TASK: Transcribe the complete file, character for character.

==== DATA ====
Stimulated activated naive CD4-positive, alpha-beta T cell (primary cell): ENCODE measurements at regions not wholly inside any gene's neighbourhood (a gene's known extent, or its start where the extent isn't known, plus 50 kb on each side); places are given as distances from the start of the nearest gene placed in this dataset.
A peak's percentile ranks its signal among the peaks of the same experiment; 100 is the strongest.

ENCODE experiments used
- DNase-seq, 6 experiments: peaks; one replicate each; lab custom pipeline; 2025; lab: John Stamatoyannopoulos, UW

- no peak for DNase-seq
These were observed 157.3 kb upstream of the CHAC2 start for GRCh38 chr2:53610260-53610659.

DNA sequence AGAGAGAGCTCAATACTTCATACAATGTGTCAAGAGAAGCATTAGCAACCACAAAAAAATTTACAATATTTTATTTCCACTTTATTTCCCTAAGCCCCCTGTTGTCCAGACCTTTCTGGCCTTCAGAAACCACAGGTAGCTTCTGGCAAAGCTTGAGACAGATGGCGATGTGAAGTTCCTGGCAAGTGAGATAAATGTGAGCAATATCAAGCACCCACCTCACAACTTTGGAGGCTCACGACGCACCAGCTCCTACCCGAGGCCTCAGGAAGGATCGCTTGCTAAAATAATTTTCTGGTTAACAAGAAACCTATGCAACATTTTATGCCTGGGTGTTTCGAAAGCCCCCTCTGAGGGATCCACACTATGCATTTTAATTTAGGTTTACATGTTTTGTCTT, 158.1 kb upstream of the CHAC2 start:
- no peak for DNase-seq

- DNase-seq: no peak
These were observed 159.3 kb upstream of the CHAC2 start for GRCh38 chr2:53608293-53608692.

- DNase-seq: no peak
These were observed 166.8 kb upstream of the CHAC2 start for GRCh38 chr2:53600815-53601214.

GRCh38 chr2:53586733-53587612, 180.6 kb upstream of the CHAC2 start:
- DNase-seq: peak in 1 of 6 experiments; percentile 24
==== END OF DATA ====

Stimulated activated naive CD4-positive, alpha-beta T cell (primary cell): ENCODE measurements at regions not wholly inside any gene's neighbourhood (a gene's known extent, or its start where the extent isn't known, plus 50 kb on each side); places are given as distances from the start of the nearest gene placed in this dataset.
A peak's percentile ranks its signal among the peaks of the same experiment; 100 is the strongest.

ENCODE experiments used
- DNase-seq, 6 experiments: peaks; one replicate each; lab custom pipeline; 2025; lab: John Stamatoyannopoulos, UW

- no peak for DNase-seq
These were observed 157.3 kb upstream of the CHAC2 start for GRCh38 chr2:53610260-53610659.

DNA sequence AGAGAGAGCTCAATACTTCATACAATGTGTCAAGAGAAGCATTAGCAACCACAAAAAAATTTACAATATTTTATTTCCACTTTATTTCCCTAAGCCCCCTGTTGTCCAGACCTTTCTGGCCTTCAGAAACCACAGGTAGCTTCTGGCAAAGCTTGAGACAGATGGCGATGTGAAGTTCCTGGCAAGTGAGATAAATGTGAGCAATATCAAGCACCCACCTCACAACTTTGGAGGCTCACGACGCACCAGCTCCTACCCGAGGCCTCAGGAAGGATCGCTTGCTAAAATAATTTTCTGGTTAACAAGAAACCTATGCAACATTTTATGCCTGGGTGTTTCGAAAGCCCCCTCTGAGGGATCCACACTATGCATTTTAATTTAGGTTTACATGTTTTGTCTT, 158.1 kb upstream of the CHAC2 start:
- no peak for DNase-seq

- DNase-seq: no peak
These were observed 159.3 kb upstream of the CHAC2 start for GRCh38 chr2:53608293-53608692.

- DNase-seq: no peak
These were observed 166.8 kb upstream of the CHAC2 start for GRCh38 chr2:53600815-53601214.

GRCh38 chr2:53586733-53587612, 180.6 kb upstream of the CHAC2 start:
- DNase-seq: peak in 1 of 6 experiments; percentile 24